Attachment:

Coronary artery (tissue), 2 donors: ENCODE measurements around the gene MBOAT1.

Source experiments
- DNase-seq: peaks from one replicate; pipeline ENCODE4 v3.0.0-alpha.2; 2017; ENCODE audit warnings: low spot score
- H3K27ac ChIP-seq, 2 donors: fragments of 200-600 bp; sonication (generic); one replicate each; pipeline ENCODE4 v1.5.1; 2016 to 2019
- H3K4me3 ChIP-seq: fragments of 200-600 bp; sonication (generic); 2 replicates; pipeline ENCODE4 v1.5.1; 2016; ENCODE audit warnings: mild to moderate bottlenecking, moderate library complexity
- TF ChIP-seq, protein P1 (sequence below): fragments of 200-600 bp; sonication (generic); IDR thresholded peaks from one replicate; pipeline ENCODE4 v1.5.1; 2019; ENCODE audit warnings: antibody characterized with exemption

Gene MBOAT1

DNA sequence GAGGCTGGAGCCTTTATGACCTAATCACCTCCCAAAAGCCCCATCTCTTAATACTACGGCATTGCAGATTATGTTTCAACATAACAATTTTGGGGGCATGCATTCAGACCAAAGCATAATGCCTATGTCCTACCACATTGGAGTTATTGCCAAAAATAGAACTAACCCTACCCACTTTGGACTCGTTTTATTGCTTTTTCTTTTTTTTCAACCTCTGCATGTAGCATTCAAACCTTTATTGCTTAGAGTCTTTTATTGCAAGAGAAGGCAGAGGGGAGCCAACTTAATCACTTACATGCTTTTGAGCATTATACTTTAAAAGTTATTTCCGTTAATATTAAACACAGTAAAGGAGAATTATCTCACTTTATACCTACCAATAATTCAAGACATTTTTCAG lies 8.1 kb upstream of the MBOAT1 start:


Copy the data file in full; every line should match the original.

Coronary artery (tissue), 2 donors: ENCODE measurements around the gene MBOAT1.

Source experiments
- DNase-seq: peaks from one replicate; pipeline ENCODE4 v3.0.0-alpha.2; 2017; ENCODE audit warnings: low spot score
- H3K27ac ChIP-seq, 2 donors: fragments of 200-600 bp; sonication (generic); one replicate each; pipeline ENCODE4 v1.5.1; 2016 to 2019
- H3K4me3 ChIP-seq: fragments of 200-600 bp; sonication (generic); 2 replicates; pipeline ENCODE4 v1.5.1; 2016; ENCODE audit warnings: mild to moderate bottlenecking, moderate library complexity
- TF ChIP-seq, protein P1 (sequence below): fragments of 200-600 bp; sonication (generic); IDR thresholded peaks from one replicate; pipeline ENCODE4 v1.5.1; 2019; ENCODE audit warnings: antibody characterized with exemption

Gene MBOAT1

DNA sequence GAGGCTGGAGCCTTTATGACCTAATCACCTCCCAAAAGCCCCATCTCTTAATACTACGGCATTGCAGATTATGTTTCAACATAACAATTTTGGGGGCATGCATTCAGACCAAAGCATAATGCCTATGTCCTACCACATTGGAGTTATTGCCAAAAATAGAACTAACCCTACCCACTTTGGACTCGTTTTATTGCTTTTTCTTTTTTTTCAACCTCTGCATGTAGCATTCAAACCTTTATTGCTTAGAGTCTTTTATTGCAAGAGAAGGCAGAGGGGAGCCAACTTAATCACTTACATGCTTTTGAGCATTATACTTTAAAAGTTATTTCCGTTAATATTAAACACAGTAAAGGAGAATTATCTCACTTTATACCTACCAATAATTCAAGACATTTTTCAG lies 8.1 kb upstream of the MBOAT1 start: